100 Years of African-American Special Agents: Jennifer Love

Retired Special Agent Jennifer Love served for 25 years in the FBI before retiring in 2012 as assistant director of the FBI's Security Division. She shared her thoughts on her career, the FBI, and the role of African Americans during events in November 2019 marking the 100-year anniversary of the first African-American special agent, James Wormley Jones.

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It's important to reflect the communities that you serve. And if you don't have diversity, you can't work in certain communities. I also believe in community policing, even from a federal level. The first time that the community encounters you as an FBI should not be during a time of crisis, which is why the community partnership program is so important. But there are young people who have never seen an African-American special agent. And so, if we are to be, or the Bureau is to be successful as an organization, to have credibility, particularly in times of tension, you have to have people who reflect the communities that you serve.

The other thing is diversity of thought. If everybody around me is from Hazlehurst, Mississippi, who went to an HBCU, who pledged my sorority, we're all going to have the same solutions to problems because we see from the same lens.

I would sit in the Director's, as an assistant, in a Director’s meeting in 2012 and look around the room and be the only African-American woman in there. And to some degree it's the reason why I left. Because it becomes tiring. The Director would ask a question and all of the guys would say the same thing. They dress the same way. And then he would come to me and it became almost a laughing joke. He was saving me for last. And he's like, okay, let's hear it.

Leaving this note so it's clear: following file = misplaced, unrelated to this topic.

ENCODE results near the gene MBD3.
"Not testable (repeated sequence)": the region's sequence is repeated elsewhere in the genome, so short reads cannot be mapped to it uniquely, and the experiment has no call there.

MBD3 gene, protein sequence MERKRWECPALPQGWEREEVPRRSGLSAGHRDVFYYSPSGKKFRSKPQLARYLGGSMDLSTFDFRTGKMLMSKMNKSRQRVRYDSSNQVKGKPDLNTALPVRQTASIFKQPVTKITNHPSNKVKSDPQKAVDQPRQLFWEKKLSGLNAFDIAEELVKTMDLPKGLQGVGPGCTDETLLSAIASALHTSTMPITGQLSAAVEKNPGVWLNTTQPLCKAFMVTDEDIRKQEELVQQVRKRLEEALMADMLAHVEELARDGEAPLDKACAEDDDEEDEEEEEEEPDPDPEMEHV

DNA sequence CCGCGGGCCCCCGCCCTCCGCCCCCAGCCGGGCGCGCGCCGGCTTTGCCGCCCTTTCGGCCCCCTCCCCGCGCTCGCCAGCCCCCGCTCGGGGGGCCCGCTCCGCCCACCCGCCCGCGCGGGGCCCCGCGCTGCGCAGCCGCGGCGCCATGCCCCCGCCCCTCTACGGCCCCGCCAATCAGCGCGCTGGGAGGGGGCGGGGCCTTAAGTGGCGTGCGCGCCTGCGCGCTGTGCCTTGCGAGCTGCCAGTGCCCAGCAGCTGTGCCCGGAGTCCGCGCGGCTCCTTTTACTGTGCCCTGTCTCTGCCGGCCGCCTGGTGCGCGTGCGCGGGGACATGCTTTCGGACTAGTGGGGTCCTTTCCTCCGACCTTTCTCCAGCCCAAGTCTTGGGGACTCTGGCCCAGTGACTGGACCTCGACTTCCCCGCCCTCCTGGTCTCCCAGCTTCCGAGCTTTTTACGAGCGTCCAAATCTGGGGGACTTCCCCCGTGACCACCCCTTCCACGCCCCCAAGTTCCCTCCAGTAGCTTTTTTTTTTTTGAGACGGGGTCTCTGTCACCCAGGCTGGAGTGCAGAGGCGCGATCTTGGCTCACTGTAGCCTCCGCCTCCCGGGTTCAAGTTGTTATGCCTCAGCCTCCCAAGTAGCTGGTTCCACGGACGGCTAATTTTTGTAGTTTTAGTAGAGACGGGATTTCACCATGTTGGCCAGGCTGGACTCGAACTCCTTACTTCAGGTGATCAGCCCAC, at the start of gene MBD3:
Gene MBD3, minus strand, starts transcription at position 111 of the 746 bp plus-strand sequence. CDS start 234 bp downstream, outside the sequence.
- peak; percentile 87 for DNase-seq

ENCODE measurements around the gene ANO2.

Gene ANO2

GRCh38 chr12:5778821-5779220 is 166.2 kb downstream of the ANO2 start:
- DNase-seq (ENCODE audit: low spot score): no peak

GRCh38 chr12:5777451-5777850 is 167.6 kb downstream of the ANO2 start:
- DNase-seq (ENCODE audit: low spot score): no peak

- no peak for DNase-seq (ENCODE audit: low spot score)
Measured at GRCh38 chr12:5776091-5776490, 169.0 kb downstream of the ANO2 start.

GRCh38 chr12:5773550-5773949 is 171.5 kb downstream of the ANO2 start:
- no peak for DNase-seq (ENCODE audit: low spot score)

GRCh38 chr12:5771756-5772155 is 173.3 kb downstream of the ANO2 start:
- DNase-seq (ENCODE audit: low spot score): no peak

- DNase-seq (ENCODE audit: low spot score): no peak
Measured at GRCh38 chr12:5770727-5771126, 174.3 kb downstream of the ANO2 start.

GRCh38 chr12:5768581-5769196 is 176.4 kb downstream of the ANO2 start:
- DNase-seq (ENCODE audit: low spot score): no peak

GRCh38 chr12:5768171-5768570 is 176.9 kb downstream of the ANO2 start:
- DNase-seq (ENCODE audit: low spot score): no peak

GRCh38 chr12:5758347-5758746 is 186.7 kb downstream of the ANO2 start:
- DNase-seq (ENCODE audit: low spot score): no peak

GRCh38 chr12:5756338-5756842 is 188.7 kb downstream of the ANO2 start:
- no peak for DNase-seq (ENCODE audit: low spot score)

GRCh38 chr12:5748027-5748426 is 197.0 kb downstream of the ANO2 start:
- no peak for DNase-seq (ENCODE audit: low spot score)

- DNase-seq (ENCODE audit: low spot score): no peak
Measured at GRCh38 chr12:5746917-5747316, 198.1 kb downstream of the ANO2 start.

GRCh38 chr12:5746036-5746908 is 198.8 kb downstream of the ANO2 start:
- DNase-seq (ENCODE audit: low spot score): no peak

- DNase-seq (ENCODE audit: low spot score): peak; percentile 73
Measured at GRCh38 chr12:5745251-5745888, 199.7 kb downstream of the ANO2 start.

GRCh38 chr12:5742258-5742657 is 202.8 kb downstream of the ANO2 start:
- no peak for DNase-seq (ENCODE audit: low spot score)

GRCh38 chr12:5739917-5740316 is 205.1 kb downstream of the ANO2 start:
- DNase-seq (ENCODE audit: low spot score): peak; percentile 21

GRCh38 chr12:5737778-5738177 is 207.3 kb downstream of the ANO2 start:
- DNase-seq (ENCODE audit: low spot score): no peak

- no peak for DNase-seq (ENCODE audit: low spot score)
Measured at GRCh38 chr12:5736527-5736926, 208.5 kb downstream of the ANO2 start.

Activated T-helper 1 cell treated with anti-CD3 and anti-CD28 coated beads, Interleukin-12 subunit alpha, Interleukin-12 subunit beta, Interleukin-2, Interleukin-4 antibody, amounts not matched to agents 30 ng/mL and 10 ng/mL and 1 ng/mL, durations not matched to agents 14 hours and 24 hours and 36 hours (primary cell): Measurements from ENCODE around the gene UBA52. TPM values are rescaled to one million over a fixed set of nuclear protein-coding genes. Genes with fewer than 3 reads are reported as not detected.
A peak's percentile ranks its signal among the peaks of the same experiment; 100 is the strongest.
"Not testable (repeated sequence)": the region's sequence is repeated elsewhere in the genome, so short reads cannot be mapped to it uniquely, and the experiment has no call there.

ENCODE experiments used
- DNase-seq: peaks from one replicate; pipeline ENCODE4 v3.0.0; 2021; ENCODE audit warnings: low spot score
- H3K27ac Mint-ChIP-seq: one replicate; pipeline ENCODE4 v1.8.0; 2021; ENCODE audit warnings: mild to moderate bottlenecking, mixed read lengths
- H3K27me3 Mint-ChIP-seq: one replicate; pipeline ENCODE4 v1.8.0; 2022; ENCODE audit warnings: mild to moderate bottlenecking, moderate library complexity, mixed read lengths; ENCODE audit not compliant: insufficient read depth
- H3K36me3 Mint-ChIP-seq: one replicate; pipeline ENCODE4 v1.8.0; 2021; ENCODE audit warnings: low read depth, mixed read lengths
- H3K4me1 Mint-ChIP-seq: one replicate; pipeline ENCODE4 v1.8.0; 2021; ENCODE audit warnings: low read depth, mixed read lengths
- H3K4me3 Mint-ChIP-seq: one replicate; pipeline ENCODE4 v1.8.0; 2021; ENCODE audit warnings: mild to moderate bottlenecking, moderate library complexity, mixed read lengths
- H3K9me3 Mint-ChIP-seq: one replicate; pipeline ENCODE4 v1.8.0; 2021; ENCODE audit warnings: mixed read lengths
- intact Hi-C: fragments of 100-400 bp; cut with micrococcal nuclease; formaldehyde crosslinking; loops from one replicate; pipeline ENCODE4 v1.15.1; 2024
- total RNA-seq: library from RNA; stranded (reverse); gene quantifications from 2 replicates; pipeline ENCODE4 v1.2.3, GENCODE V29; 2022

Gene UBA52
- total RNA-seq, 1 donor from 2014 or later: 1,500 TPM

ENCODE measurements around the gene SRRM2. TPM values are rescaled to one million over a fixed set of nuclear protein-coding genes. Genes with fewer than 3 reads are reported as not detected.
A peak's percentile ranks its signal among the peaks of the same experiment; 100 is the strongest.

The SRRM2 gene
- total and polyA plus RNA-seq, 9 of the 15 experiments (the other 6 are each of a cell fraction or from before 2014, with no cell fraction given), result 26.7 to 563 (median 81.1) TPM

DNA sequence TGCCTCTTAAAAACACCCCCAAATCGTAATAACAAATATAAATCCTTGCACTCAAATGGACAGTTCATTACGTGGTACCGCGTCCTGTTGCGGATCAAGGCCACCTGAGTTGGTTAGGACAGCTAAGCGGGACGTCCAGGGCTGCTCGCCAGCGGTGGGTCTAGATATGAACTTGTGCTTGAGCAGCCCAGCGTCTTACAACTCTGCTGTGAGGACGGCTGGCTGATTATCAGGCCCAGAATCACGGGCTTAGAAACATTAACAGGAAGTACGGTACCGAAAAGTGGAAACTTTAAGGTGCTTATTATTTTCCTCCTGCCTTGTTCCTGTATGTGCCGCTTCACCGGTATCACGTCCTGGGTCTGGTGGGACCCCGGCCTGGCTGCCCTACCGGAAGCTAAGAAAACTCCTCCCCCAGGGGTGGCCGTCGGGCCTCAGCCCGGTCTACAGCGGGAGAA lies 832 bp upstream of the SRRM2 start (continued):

And I was simply say to him, do you want the truth or do you want me to give you a politically correct answer? And so, I've always been bold about, there's a responsibility. Yes, we protect and we serve. But as an African-American woman, you have an obligation and a responsibility to the community that looks like you, that's different.

Sometimes you serve as mediator. There've been times when I've gone out on arrest and the people would be very resistant and then they would see, they would have two reactions. They would see me and say, okay, you're one of them and call me an Aunt Thomasina. Or they will look at me to make some sort of contact with them to say that it's okay, you need to do the right thing. So if the organization wants to be successful, any police agency wants to be successful, they have to reflect the communities that they serve.

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